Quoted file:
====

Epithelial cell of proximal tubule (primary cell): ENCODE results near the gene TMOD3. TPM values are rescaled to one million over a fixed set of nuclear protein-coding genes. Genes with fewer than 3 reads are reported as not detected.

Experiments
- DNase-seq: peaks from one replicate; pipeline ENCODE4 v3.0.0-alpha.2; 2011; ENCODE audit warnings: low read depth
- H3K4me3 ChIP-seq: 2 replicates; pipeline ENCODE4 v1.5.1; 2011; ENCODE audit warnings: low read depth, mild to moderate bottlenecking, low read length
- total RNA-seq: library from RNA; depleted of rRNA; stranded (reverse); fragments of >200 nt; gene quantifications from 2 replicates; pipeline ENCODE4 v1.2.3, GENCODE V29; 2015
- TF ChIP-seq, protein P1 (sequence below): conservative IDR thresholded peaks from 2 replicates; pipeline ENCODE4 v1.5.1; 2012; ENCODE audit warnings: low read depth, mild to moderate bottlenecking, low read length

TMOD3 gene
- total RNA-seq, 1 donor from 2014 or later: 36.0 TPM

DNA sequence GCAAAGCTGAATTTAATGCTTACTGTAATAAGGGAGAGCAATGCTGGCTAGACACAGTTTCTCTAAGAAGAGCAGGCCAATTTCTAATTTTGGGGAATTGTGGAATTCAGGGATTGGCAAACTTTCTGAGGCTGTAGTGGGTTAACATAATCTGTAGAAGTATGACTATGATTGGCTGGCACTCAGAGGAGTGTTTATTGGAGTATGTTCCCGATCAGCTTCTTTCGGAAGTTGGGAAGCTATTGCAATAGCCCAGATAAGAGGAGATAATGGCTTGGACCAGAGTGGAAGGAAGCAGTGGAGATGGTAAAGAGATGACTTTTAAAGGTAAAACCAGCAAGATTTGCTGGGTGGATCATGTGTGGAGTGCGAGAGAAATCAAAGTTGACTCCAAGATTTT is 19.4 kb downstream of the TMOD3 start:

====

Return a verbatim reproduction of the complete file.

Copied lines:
Epithelial cell of proximal tubule (primary cell): ENCODE results near the gene TMOD3. TPM values are rescaled to one million over a fixed set of nuclear protein-coding genes. Genes with fewer than 3 reads are reported as not detected.

Experiments
- DNase-seq: peaks from one replicate; pipeline ENCODE4 v3.0.0-alpha.2; 2011; ENCODE audit warnings: low read depth
- H3K4me3 ChIP-seq: 2 replicates; pipeline ENCODE4 v1.5.1; 2011; ENCODE audit warnings: low read depth, mild to moderate bottlenecking, low read length
- total RNA-seq: library from RNA; depleted of rRNA; stranded (reverse); fragments of >200 nt; gene quantifications from 2 replicates; pipeline ENCODE4 v1.2.3, GENCODE V29; 2015
- TF ChIP-seq, protein P1 (sequence below): conservative IDR thresholded peaks from 2 replicates; pipeline ENCODE4 v1.5.1; 2012; ENCODE audit warnings: low read depth, mild to moderate bottlenecking, low read length

TMOD3 gene
- total RNA-seq, 1 donor from 2014 or later: 36.0 TPM

DNA sequence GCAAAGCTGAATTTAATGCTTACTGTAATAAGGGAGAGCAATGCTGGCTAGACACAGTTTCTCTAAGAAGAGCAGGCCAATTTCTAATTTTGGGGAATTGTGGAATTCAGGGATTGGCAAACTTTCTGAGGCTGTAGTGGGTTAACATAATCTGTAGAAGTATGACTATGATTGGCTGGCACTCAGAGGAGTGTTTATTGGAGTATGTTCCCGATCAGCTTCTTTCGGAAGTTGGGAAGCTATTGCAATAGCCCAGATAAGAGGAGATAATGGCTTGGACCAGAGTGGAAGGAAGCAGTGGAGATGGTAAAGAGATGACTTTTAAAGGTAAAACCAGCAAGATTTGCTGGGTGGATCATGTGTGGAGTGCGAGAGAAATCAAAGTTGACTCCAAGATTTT is 19.4 kb downstream of the TMOD3 start: